While his panel-show appearances may give a suggestion of mere geniality, Catastrophe, his co-creation with Sharon Horgan, provides more indicators of Delaney's live persona – a nothing-is-off-limits approach and some perhaps unexpected warmth.
An immense likeability allows him to do some taboo-breaking: he gets to puncture political correctness not just as a vicarious thrill for the audience, but rounds back to real life, showing his decency by not giving in to these 'unspeakable' instincts of which he speaks.
Delaney is tremendously comfortable in a relatively small venue – as this is nearly a year into his current tour, he must be accustomed to eyeballing punters. I didn't quite see the relevance of the Meat tour's title during or after his performance (aside from his carnivorous love of Ocado and geniusly linking it with a thought about those who perpetrate drone-strikes) but the scatalogical chat made it entirely appropriate. What else is at play but a face-off between physicality and intellect? Between flesh and soul? Between wanting to physically fight family members / masturbate virtuosically / chain-eat and actually remaining somehow loyal / moral / alive?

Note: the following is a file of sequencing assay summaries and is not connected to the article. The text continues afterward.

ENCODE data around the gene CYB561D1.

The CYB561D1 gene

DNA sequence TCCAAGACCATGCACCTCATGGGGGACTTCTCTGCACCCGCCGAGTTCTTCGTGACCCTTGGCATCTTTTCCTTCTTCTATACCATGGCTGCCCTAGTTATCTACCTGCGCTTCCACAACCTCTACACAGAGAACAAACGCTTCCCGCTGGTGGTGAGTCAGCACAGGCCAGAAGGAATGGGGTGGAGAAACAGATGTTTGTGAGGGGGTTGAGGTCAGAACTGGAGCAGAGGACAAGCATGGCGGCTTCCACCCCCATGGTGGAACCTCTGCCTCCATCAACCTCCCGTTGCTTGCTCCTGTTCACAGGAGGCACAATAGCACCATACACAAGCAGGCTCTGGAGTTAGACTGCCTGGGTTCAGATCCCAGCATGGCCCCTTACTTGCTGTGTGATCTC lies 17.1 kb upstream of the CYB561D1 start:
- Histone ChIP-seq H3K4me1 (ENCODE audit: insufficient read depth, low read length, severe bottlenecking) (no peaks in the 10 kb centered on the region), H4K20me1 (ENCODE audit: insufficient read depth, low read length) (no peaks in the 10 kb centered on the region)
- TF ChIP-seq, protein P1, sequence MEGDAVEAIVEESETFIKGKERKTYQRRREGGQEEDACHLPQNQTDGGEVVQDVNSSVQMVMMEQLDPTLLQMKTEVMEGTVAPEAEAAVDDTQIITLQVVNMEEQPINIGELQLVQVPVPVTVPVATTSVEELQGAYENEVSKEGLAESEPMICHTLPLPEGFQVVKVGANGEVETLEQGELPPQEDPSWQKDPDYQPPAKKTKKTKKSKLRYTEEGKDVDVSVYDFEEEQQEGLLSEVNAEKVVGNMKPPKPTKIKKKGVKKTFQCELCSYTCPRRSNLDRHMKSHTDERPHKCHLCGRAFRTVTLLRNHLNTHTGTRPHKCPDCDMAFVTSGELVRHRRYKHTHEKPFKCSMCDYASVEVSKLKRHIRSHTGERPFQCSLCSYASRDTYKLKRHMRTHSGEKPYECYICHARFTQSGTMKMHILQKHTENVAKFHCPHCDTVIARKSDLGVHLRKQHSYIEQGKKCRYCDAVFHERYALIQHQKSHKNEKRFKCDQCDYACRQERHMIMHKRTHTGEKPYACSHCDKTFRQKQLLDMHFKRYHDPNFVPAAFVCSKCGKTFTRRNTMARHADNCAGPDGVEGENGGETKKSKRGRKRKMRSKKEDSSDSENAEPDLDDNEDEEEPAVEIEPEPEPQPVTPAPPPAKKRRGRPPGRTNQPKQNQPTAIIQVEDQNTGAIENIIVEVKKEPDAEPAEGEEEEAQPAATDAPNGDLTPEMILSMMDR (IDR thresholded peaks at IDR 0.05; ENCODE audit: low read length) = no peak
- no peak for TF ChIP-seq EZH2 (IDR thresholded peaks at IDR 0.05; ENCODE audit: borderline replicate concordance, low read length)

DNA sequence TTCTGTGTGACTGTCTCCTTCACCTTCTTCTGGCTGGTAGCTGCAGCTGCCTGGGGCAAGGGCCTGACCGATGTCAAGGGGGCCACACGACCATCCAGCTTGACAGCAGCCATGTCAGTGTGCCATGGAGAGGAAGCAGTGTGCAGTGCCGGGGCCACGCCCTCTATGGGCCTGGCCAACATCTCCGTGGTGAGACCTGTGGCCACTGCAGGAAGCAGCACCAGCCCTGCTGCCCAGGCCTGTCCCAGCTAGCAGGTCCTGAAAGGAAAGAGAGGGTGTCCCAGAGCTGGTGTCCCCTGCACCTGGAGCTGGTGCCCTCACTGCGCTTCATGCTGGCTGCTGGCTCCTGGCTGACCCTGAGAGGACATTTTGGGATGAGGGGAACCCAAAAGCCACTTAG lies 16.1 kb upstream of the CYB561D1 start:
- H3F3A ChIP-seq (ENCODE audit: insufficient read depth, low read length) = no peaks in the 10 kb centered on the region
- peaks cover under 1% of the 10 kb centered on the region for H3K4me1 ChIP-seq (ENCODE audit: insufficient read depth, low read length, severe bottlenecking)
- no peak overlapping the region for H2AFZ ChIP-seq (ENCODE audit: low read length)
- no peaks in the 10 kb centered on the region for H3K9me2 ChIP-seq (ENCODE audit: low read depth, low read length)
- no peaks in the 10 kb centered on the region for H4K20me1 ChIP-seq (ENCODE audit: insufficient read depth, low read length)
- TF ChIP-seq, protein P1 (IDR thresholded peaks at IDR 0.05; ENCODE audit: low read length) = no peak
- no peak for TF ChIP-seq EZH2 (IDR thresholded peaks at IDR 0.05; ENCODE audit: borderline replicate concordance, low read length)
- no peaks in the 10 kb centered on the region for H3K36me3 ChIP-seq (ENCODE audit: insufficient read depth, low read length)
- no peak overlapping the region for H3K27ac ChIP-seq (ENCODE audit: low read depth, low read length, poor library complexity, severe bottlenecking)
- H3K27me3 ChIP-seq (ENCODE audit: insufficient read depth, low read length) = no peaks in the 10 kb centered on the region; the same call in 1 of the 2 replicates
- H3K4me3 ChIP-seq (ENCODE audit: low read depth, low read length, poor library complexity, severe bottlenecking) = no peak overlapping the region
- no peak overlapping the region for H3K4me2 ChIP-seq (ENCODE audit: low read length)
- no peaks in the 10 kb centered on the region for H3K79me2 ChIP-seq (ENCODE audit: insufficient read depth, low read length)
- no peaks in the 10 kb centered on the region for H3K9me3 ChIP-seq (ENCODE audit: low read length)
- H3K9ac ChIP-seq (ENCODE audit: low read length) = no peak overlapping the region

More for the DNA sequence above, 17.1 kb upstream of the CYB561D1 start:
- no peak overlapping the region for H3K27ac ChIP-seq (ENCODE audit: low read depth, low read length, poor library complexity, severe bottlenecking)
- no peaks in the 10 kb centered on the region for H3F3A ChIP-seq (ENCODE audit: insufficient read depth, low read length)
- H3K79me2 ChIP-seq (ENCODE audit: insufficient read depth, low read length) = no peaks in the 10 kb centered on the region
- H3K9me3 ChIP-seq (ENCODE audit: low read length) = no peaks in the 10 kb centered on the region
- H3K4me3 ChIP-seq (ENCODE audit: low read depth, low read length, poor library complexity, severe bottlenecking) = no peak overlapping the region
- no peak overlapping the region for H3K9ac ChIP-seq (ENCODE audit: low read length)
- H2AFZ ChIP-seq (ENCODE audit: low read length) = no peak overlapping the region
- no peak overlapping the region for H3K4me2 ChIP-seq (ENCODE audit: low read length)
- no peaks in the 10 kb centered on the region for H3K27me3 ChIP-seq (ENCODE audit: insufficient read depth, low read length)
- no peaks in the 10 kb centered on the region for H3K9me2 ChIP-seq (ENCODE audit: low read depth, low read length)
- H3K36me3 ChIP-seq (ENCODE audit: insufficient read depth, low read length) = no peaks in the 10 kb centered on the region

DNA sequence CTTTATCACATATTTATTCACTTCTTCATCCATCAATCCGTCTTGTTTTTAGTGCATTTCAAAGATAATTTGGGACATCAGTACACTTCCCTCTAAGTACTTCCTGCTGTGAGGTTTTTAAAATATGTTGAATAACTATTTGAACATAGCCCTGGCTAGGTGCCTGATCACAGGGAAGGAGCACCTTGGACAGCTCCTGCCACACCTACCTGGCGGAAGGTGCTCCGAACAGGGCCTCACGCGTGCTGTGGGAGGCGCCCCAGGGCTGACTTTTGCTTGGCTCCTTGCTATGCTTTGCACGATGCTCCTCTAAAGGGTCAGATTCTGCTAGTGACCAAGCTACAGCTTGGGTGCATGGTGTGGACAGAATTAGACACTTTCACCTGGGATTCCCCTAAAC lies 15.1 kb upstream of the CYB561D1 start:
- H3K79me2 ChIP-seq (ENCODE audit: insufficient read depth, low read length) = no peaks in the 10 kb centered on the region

The Glee Club is a great venue for great comedy. The main act has nowhere to hide, so I can imagine awkwardness mounting rapidly if the set is sub-par. All my prematurely-middle-aged boxes are also ticked by being able to (a) sit down (b) eat whilst being entertained – all the better for hearing about Rob Delaney's favourite bit of overheard misogyny ever, his unbreakable bond with his defecating child, his mother's joke suggestions, and so on, and so on...